SYDNEY - The Australian dollar was poised for its biggest weekly decline in two months on Friday, while its New Zealand counterpart was also set for losses, as risk appetite took a knock from a tech stock rout.
The Australian dollar was down 1.17% this week and is on track for its largest fall since mid-June.
On the day, it was slightly higher at $0.7275.
The New Zealand dollar slipped 0.9% this week and is set for its biggest weekly loss since mid-May.
It was last up 0.2% at $0.6664.
“Volatility has returned to markets, particularly equities with some notable wobbles in the tech sector,” ANZ analysts wrote in a note, saying it made for an “interesting backdrop” for the U.S. Federal Reserve policy meeting next week.
U.S. technology stocks tumbled this week as investors reconsidered their high valuations against a backdrop of a slow global economic recovery from the coronavirus-led slump.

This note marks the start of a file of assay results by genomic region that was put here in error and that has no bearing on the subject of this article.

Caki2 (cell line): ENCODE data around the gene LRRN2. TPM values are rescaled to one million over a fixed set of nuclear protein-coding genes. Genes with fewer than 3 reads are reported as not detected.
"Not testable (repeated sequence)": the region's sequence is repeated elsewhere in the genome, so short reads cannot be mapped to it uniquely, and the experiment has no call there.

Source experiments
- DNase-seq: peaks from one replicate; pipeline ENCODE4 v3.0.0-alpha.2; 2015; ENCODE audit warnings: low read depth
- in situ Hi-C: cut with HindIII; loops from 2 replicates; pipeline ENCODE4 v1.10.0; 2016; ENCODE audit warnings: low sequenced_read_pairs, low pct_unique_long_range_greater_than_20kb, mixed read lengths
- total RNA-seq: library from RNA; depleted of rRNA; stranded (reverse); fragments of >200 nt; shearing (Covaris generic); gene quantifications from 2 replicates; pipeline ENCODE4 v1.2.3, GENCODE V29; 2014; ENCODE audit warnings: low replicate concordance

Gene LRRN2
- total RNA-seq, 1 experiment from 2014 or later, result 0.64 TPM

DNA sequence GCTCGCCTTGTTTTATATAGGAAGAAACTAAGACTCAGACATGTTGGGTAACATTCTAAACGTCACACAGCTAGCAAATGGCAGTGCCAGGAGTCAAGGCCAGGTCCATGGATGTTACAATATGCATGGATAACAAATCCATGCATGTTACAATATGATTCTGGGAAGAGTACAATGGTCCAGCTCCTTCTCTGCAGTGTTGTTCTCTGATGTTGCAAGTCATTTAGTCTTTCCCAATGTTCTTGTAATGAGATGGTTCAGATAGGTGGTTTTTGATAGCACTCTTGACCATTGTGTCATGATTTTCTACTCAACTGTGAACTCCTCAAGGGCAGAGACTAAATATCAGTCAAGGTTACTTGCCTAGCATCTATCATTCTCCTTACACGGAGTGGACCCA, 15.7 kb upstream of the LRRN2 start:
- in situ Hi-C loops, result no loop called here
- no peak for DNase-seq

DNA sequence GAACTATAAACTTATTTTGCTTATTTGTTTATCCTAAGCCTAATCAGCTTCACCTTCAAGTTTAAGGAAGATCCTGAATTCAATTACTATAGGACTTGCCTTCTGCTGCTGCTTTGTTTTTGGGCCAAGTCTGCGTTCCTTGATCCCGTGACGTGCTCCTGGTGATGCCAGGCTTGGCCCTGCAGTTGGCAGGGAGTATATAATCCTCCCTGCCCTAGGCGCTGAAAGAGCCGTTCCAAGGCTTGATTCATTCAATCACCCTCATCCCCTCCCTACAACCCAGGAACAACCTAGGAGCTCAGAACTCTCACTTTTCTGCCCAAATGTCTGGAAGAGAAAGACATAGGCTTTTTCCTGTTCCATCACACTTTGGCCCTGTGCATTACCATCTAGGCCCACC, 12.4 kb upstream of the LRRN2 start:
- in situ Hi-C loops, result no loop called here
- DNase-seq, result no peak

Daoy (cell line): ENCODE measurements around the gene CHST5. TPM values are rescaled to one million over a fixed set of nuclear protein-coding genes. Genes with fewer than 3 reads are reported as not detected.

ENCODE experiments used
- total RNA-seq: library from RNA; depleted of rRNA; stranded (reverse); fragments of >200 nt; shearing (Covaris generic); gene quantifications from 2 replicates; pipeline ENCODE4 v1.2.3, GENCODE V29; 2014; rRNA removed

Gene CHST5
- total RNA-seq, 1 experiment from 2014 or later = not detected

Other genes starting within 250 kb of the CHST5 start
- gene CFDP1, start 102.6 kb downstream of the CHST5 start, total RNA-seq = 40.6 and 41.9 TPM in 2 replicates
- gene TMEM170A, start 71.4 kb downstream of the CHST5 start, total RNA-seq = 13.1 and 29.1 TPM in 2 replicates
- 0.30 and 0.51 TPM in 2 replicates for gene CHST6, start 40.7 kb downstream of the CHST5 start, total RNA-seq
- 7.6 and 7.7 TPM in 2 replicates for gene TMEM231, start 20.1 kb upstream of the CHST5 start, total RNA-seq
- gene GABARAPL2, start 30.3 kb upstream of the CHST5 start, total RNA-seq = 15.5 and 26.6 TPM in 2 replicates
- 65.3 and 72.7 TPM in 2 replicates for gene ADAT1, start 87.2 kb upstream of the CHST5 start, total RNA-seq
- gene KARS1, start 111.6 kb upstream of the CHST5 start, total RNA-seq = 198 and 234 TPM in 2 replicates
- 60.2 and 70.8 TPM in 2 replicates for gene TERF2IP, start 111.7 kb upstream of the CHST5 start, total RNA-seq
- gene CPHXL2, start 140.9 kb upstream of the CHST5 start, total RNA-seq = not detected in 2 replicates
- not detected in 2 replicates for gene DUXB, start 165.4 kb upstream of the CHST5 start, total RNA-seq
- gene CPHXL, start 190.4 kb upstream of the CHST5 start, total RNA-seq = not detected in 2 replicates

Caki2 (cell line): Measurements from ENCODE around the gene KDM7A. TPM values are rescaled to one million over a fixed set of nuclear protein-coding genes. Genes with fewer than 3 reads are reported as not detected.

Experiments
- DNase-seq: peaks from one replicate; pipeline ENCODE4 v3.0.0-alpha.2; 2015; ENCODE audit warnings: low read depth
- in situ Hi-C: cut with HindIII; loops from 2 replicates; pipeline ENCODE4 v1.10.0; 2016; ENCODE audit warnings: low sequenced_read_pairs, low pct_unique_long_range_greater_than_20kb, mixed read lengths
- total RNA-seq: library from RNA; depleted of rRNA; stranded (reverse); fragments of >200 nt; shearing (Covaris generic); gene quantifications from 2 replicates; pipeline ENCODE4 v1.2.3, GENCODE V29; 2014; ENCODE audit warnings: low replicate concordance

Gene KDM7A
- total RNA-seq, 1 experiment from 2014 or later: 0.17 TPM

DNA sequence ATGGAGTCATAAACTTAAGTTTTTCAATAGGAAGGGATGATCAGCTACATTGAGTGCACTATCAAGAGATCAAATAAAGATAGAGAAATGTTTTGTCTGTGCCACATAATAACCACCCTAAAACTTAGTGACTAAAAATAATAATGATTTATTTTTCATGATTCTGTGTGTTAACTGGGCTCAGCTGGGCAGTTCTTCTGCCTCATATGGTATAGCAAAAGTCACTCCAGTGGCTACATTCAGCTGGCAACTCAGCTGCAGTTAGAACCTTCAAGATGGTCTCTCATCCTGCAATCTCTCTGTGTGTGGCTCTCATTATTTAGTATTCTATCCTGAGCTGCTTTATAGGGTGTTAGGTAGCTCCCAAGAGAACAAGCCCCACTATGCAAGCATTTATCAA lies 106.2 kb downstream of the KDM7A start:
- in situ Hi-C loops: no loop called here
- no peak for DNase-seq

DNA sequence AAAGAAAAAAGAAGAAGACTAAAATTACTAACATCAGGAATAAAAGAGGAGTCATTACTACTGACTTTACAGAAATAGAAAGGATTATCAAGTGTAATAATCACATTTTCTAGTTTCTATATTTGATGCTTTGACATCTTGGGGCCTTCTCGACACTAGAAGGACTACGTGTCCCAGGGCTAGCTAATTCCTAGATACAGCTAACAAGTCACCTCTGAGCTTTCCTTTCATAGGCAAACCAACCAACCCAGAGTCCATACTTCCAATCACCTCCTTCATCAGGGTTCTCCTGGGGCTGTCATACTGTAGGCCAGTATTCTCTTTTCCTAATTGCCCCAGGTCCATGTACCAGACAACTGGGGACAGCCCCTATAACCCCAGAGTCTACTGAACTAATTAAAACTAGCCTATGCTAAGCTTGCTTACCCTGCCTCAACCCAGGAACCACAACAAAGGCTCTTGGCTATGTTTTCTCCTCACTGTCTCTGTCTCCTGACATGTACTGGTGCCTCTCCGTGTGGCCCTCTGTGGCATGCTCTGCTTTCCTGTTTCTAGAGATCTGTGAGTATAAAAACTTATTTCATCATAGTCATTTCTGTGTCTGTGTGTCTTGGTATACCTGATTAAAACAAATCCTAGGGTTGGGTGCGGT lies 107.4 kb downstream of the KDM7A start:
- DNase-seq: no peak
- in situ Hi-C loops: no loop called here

On the home front, investors’ focus next week will be on employment report for August, which will show the dire effects of stricter mobility restrictions in the second most-populous state of Victoria to curb the coronavirus outbreak.
Economists expect employment to fall by 50,000 and the jobless rate to jump to 7.7% in August, according to a Reuters poll.
“The surge of Covid-19 cases in Victoria and resultant restrictions carry real concern for domestic growth,” ANZ analysts said.
“Medium-term prospects are likely to hinge on how fast global activity can resume and how well economies cope with surges in case numbers.”
ANZ is “mildly bullish” on the antipodean currencies for the month ahead, seeing fair value for the Aussie at $0.73 and at $0.66 for the kiwi.
New Zealand government bonds were mostly unchanged at the long-end of the curve, but they were slightly higher at the short-end.
The country will report gross domestic product data next Thursday.
Australian government bond futures were mixed, with the three-year bond contract flat at 99.710. The 10-year contract was up 2 ticks at 99.0780.